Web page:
Overcoming the rumor of the introversion and isolation of Swiss art.
“In recent years a dense network of activities and mutual attention, of multi-layered, divided forms of communication has come to exist. Above all, the rumor of the introversion and isolation of Swiss art has shifted away.” Thus, in her introductory text in the catalog, curator Bice Curiger summarized the group of artists she presented in it. Curatorial assistant Juri Steiner followed by pointing out what significance was conveyed by the at first sight poetic-sounding, unconventional exhibition title: It refers to the slogan that went around in relation to the youth riots of 1980: “Down with the Alps – a free view of the Mediterranean!” He argued that the euphoric mood of the “Movement” in the context of the exhibition stood as a metaphor for “the horizontal perspective. It provides an opportunity to flatten the vertical myth of Switzerland. Although the Swiss have worked stubbornly since time began for a ‘free view of the Mediterranean,’ at first with pack horses, then with the Gotthard mail, railway tunnels and finally with car tunnels, they are rather a people of bridge-builders.” At the beginning of a globally networked world, thanks to the internet, the clear-sighted curators realized what challenges were ahead of them as they presented a supposed “Swiss” art scene, which could no longer really exist in the international context. Their original, unconventional approach faced this difficulty head-on and was largely justified, not only in overcoming national and historical borders but also spatially inside the museum itself: The exhibition spread through the entire building and penetrated the historical collections. For example, Sylvie Fleury’s “Pelzraketen” (Fur Rockets) was to be found in refreshingly provocative confrontation with Johann Heinrich Füssli’s dark proto-Romanticism. Both the local and the international press paid great attention to the exhibition. In all this the critique of the famous professor of art history, Arthur C. Danto, stood out. He created an international furor with his bestseller “After the End of Art” (1997) and wrote about this exhibition: “The only obvious depiction of the Alps connected with this show – brilliantly curated by Bice Curiger – is the photograph of peaks surrounded by clouds on the catalogue’s cover. This brings us to the title, which may be the show’s main Swiss reference. […] Razing the Alps is a metaphor for changing national identity […] but this non-negotiable demand is also pure Dada. […] we are all Swiss, if Dada is Swiss. But that means Swiss art is no more Swiss than contemporary art anywhere. The art world is today the Cabaret Voltaire at large.” (in: “Artforum”, October 1998). “Freie Sicht aufs Mittelmeer”, the big overview show “of recent Swiss art with guests and a banquet” – was given a state opening by the Federal President, Flavio Cotti. Ten years later the curator Mirjam Varadinis took up the same challenge under the title “Shifting Identities. (Swiss) Art Now” (06.06.-31.08.2008), a stock-taking of the current Swiss art scene at that time. This exhibition could also be seen from 6.10. to 22.11.2008 in the Schirn Kunsthalle, Frankfurt.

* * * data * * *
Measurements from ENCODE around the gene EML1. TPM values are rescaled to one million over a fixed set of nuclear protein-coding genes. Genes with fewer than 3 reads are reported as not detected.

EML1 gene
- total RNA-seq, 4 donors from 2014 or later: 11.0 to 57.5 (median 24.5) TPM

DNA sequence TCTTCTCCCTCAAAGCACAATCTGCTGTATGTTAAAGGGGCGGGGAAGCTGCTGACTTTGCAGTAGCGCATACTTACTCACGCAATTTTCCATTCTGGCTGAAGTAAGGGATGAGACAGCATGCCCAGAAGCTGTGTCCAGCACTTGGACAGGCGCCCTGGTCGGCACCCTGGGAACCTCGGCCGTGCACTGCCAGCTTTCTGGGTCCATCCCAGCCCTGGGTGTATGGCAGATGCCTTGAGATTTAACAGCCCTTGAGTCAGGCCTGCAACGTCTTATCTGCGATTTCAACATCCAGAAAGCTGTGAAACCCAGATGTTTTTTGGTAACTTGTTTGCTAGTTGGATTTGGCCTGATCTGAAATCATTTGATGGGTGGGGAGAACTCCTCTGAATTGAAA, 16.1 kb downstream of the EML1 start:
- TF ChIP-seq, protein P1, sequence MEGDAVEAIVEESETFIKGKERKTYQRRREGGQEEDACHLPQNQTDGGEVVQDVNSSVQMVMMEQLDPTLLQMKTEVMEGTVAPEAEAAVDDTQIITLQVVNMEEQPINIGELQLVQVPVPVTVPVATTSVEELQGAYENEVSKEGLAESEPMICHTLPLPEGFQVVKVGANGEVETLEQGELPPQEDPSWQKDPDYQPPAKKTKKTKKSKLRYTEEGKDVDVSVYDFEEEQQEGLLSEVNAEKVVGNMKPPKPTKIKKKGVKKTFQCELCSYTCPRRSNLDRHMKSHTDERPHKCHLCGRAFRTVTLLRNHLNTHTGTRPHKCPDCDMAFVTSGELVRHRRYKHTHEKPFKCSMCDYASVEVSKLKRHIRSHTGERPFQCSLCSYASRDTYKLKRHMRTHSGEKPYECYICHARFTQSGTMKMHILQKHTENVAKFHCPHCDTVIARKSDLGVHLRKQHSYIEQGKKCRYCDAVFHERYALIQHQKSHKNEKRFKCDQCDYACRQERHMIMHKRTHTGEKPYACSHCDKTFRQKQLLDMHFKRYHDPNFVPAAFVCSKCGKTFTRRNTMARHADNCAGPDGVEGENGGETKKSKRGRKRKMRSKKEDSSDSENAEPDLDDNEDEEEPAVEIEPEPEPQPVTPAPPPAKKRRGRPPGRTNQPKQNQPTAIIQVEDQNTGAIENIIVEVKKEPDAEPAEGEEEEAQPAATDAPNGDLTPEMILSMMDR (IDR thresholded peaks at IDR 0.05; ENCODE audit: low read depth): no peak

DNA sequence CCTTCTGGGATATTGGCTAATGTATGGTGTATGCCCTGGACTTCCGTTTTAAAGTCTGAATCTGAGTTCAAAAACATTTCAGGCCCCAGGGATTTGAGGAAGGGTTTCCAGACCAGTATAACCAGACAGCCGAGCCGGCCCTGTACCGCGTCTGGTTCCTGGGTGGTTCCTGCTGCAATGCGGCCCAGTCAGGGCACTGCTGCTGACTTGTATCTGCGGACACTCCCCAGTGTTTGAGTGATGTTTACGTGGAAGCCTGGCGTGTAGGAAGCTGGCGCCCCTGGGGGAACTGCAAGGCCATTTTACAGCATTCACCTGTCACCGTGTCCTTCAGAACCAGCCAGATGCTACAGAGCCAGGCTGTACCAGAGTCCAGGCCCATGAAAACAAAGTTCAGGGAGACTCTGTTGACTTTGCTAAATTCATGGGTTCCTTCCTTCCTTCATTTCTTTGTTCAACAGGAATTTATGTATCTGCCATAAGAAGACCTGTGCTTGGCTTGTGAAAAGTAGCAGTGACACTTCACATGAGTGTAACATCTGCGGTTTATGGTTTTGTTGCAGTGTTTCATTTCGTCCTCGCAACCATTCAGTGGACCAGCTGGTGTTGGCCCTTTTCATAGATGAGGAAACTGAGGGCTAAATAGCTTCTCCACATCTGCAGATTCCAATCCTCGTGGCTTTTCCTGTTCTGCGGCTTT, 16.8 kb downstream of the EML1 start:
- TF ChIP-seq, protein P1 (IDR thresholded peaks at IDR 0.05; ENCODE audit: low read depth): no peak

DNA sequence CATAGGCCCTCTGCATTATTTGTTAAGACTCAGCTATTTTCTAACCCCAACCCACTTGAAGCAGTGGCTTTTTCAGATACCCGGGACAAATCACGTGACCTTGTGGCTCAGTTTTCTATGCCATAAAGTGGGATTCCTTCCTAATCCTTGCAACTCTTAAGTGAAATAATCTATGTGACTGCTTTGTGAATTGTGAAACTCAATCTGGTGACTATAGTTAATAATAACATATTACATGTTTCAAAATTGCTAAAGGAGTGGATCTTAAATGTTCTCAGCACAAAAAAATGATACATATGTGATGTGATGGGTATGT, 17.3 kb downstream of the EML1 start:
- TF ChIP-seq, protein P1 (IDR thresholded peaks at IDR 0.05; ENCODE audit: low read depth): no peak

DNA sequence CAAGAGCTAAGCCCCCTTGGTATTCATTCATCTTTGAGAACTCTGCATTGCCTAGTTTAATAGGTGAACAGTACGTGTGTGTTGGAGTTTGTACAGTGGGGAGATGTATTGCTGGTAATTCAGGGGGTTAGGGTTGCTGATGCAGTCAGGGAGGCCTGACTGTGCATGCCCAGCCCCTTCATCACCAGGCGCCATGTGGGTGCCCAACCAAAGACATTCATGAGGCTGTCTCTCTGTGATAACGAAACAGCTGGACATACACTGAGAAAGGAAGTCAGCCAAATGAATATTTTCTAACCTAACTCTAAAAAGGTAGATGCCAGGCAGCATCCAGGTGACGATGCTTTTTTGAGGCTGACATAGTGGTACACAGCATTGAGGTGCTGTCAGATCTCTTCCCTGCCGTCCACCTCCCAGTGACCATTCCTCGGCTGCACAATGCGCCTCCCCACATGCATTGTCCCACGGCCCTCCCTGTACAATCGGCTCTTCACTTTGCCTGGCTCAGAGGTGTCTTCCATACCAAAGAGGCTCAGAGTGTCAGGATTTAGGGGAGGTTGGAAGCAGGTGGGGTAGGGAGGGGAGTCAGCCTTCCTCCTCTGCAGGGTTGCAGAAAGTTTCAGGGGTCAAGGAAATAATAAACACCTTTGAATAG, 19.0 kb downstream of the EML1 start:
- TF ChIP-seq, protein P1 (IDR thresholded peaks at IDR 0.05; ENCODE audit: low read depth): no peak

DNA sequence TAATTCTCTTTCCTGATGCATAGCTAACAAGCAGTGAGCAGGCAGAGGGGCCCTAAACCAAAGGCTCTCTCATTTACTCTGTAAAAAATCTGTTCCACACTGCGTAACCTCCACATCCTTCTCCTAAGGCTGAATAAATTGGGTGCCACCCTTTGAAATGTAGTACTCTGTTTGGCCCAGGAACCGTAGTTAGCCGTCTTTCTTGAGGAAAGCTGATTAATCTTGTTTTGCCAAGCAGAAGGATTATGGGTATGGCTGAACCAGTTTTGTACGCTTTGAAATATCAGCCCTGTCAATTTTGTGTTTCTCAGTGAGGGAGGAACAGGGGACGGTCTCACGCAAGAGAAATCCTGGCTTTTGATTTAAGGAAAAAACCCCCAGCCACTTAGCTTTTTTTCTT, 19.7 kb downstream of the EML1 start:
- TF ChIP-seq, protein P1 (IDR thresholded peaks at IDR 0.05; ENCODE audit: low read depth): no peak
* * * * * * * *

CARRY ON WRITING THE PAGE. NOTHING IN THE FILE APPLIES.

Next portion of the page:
no exhibition catalog online
Metaphor for the horizontal perspective. It provides an opportunity to flatten the vertical myth of Switzerland.